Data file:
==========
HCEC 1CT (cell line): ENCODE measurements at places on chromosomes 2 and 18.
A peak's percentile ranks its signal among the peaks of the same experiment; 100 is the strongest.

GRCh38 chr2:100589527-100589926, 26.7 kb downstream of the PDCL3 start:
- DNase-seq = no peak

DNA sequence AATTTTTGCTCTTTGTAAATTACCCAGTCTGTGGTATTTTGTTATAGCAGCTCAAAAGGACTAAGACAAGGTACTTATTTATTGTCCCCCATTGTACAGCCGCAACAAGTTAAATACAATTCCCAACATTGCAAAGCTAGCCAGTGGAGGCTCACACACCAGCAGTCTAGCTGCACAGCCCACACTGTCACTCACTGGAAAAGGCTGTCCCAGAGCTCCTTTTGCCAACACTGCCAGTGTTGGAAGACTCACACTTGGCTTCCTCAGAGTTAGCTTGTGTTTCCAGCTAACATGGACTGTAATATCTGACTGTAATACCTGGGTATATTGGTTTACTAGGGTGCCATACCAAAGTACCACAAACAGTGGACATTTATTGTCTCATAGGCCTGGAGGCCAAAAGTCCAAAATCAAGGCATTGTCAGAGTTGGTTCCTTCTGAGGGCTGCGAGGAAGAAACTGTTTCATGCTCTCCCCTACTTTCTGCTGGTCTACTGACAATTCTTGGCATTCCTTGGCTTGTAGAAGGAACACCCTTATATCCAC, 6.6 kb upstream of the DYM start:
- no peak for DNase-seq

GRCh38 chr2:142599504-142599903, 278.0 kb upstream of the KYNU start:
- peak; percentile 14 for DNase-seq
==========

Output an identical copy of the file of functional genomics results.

HCEC 1CT (cell line): ENCODE measurements at places on chromosomes 2 and 18.
A peak's percentile ranks its signal among the peaks of the same experiment; 100 is the strongest.

GRCh38 chr2:100589527-100589926, 26.7 kb downstream of the PDCL3 start:
- DNase-seq = no peak

DNA sequence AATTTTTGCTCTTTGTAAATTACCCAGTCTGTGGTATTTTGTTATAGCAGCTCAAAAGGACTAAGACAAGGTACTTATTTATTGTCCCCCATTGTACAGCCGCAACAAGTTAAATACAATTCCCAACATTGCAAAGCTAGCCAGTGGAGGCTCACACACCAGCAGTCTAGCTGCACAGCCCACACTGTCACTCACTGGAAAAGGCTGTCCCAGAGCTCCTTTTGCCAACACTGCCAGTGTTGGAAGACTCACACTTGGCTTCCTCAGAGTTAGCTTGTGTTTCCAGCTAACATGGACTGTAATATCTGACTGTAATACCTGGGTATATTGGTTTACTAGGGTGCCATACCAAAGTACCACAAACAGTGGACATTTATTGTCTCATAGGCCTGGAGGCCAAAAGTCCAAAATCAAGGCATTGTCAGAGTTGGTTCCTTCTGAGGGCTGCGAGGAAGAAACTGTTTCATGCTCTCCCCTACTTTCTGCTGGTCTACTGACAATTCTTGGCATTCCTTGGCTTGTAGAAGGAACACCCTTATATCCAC, 6.6 kb upstream of the DYM start:
- no peak for DNase-seq

GRCh38 chr2:142599504-142599903, 278.0 kb upstream of the KYNU start:
- peak; percentile 14 for DNase-seq